Music Review
Matt Rowe -Reviewer

Boston, long a staple of rock radio for their arena sized music, have issued their 5th album in 26 years. Fans of the band know the history, they know the songs, they revere the band. The first album sold better than 15 million with admittedly singable songs. They obviously defined an era of Album Oriented Rock and released solid material to back it up. Along comes "Corporate America", representing 8 years of hiatus and the music is changed.
While some will be dismayed at the obvious changes, others will realize the forward movement and respect it. It just depends on the depth of the fan. There are shades of the old Boston sound, varying throughout the album, song to song. Interestingly, the band's involvement appears fragmented throughout. On the first track, "I Had A Good Time", the musical chores are handled by Tom Scholz while the vocals is delivered by longtime vocalist, Brad Delp. On the rest of the album, varying support is used.

Delp appears strained in his singing, which used to be higher than what it is here. But it doesn't hurt the compositions. There are times where the signature sound of Boston just jumps out. You realize that some of these tunes could have worked on some of their earlier albums. Scholz's musicality is still effective. He knows what Boston sounds like. However, he chooses, many times, to alter the formula.

That's OK. Bands change. You can hear the change in the pleasant "Stare Out Your Window" but then you get to "Corporate America" and suddenly the band has developed a conscience. This title track, not only offers little Boston recognition except for recognizable leads, but delves into a bit of icky and reprehensible hypocritical drivel. The challenge here is lyrical credibility. Without diving too deep in the critical pool, it seems that what Scholz rails against is negated by the release of this CD. The disc was created at an environmental cost by a corporation with a bottom line that he so delicately tells to ..."shove it". He should leave the social conscience to others better suited or at least make it more subtle.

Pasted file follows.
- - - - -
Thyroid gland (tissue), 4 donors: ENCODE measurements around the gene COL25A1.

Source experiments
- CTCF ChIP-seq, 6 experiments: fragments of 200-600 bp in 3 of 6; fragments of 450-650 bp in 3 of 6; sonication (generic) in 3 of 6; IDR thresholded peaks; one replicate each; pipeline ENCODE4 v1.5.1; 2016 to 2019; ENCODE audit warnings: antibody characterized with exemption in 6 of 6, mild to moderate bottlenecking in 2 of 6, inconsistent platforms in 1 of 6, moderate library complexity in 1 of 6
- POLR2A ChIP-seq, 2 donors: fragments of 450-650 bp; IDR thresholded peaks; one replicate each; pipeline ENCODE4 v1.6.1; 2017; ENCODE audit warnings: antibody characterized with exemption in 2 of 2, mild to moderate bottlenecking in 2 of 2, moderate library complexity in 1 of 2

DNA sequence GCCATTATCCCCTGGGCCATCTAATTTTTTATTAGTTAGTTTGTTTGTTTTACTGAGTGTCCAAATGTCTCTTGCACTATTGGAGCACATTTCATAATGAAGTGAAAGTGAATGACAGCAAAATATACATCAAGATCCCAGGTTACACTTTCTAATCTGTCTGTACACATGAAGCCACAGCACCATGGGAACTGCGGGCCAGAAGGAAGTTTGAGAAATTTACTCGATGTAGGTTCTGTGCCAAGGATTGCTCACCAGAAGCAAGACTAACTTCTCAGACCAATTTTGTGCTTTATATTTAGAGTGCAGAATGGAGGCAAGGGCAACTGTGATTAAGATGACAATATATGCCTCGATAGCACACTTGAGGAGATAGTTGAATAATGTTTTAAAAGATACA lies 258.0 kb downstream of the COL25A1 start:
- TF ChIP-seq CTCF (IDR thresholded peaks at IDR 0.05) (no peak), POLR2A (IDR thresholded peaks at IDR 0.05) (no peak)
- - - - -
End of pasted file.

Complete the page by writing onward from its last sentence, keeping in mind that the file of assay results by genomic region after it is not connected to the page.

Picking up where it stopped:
But there's plenty to appease Boston fans here just not enough to serve up a great Boston disc. Is the disc bad? No. Is it signature Boston? No, there's too much creative separation from their earlier materials. Does it fly? Sure. For those that insist that it's a disenfranchised work, they need to realize that they themselves have submitted to changes in their lives. So have Boston.

So...if you come looking for vintage Boston, you'll get it in measured doses. What you'll really get is a grown up band, one who gives you a different view of what Boston can sound like...older, different, wiser.

Good production on the disc. I would have liked to have heard more interesting channel play. The booklet is a stapled, glossy 12 page insert that provides lyrics, photos, and credits. The track listing is informative.

Boston explores different territories, especially with the curious addition of Kimberley Dahme. Not a great Boston album, but since you get so few to begin with, you have to roll with the changes. You might as well enjoy it.

Dedicated to Randy Day; the biggest Boston fan I knew. And a great friend.